3. Insert at the ending "-----END CERTIFICATE-----" (without the quotes)
    4. Shoud look like Click image for larger version. 

Name:	identrust_root.png 
Views:	632 
Size:	86.0 KB 
ID:	401745
    5. Save it as identrust-root.pem (or whatever name you like - but with .pem ending)
    6. Copy over to the mobile phone
    7. Open it in the File Manager and click Import on the top right corner
    8. Open Browser on the phone and got to helloworld.letsencrypt.org; should open and provide a lock-icon; you may verify with the site information, that the correct certificate chain is being used.


    That should cover the necessary steps.
    That's it, thanks! :-)

    gesendet von meinem $smartphone mit tapatalk
    06-09-16 01:14 AM
  24. Martin Green's Avatar
    "they have some daemon"... yeah... you really have no idea how Let's Encrypt certificate renewal works, do you? And yet you claim you know what you are doing. For one thing you aren't forced to use their renewal tool at all, feel free to write your own, I did.

    Secondly, the automated certificate issuance uses a very secure technique (ACME) to ensure you actually own the site you are requesting a certificate for. The method used would only allow someone else to obtain a cert in your name if your site was already compromised anyway. The ACME protocol is open source and anybody can write a client. If you ACTUALLY knew what you were talking about you would know that.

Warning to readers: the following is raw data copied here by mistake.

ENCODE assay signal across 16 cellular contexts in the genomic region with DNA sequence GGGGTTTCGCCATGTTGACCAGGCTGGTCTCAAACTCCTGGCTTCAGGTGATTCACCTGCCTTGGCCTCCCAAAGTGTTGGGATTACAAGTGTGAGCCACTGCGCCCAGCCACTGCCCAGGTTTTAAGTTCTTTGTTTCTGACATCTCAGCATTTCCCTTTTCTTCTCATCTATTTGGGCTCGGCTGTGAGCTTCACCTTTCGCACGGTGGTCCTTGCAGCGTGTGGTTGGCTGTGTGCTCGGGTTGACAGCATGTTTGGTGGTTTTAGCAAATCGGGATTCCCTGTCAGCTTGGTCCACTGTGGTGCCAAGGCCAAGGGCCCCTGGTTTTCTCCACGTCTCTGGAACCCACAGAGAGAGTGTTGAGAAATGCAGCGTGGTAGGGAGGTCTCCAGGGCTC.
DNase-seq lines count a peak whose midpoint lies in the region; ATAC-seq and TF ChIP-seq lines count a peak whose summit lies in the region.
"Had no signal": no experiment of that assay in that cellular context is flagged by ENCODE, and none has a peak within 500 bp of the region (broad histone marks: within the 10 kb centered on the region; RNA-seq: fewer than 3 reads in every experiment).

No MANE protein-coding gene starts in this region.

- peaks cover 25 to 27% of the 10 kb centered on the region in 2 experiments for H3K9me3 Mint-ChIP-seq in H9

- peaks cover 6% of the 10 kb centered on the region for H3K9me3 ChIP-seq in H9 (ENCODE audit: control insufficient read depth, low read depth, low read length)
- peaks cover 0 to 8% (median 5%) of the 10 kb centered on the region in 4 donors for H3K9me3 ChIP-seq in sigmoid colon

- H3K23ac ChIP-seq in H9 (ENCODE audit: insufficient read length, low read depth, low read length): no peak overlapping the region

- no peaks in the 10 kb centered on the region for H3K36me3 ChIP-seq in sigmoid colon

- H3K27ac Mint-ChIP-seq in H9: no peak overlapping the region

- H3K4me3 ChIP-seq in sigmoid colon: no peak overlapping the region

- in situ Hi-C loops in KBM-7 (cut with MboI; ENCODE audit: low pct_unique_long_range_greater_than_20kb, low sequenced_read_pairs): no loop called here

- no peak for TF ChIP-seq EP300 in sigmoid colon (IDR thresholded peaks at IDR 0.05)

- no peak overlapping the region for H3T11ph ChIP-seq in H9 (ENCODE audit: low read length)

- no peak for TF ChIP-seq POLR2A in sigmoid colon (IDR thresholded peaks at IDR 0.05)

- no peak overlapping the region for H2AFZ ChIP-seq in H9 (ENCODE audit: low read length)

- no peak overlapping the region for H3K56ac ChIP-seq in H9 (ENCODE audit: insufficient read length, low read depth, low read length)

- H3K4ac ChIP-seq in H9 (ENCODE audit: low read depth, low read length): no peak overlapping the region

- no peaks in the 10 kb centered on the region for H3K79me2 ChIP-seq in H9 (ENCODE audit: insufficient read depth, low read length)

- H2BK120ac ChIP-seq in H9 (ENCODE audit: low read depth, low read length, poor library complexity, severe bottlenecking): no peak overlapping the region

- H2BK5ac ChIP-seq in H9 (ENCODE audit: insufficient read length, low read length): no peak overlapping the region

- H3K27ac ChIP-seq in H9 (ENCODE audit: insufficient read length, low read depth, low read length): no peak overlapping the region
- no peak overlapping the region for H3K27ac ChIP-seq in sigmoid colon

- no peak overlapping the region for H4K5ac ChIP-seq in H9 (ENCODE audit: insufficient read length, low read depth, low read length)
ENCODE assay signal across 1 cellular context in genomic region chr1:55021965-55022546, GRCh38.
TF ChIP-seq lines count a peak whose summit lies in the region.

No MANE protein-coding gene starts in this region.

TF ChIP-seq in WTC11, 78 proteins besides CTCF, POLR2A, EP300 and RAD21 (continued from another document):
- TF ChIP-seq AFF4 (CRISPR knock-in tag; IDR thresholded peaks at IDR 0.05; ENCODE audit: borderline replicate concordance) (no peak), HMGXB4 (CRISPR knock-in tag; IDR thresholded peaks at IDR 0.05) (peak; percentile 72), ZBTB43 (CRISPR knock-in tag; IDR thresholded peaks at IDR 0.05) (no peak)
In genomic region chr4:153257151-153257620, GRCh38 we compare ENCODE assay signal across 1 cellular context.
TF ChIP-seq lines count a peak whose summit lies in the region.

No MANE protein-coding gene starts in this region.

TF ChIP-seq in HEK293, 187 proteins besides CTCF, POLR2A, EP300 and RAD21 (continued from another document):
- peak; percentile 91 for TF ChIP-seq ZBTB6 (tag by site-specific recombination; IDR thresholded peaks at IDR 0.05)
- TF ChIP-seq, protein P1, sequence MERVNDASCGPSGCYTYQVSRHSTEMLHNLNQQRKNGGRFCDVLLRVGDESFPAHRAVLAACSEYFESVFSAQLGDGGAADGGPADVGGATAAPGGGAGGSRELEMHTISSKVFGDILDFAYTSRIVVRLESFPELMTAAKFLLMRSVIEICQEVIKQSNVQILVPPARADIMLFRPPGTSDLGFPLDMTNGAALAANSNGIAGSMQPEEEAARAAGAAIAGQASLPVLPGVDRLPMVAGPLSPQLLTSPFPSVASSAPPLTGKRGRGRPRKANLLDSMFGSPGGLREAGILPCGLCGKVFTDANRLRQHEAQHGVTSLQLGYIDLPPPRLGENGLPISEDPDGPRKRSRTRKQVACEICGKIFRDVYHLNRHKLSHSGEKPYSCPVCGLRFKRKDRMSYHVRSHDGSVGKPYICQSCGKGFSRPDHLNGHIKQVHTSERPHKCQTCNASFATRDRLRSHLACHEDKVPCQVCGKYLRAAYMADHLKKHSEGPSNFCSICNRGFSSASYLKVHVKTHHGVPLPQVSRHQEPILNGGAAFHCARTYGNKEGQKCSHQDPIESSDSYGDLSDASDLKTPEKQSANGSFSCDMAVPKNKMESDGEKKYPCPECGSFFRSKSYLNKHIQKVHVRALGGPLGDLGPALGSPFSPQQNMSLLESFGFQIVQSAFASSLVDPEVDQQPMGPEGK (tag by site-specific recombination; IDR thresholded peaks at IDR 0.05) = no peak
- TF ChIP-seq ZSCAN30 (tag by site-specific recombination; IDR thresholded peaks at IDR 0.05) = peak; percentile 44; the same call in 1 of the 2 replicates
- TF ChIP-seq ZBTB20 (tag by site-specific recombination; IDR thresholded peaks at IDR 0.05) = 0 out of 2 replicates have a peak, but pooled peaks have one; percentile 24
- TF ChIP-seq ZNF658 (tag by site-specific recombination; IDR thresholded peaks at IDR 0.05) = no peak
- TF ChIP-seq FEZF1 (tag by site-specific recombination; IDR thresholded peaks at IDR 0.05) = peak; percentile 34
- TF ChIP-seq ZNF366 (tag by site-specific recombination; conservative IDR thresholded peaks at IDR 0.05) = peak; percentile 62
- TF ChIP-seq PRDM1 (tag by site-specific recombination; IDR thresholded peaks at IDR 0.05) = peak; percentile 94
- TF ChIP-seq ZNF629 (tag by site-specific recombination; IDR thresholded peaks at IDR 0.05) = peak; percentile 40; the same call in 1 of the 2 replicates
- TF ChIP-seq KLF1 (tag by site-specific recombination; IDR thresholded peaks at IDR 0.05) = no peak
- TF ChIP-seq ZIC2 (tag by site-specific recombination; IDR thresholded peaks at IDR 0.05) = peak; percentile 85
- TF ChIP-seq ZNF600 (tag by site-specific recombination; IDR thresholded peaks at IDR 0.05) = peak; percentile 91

https://letsencrypt.org/how-it-works/

    Finally, Let's Encrypt is EXPLODING in popularity among small, medium, and large sites and services. If it is so dodgy why do the latest versions of ALL popular browsers include ISRG (Let's Encrypt) certificate trust?

    So yeah, you only THINK you know what you are doing. Have a nice day.

    I know the proper way of doing things. Let's Encrypt is anything but standard. You would have to be an ***** to use it since they have some daemon you need to run to automatically get the cert updated. I call that a back door into my server. I use no 3rd party services. I minimize vectors.

    So yeah, I know what I'm doing. Have a nice day.


    Posted via CB10
    10-08-16 01:39 PM
  25. Martin Green's Avatar
    Until BlackBerry 10.3.3 rolls out which will have Let's Encrypt trust built in, to get full support of all possible ways a site might be signed with a LE certificate you actually need to import seven certs from Let's Encrypt and one from IdenTrust. You can get away with less for 90% of sites but several of them provide redundancy in case some of the trust chain goes down.

    If you are running BlackBerry 10.3 - 10.3.2 you can import all eight certs with just two clicks using my totally free multiCERT app from BlackBerry World. https://appworld.blackberry.com/webs...tent/59999147/

    Cheers

    JD Smithers did some excellent work there. Most of it should be unnecessary though. Since Let's Encrypt created their own Root and Intermediate certificates, which are available in PEM format, it should be sufficient to download one, or all of them, open with the file manager and install.

    The cross signing is only used until the Let's Encrypt certificates are accepted. If you accept them directly, then you are done.

    Edit:

    The first certificate on the page is the Let's Encrypt Root, also called ISRG. Importing that should be all you need to do.


    LeapSTR100-2/10.3.2.2876
    Attachment 401754
    Rustybronco and melander like this.
    10-08-16 01:47 PM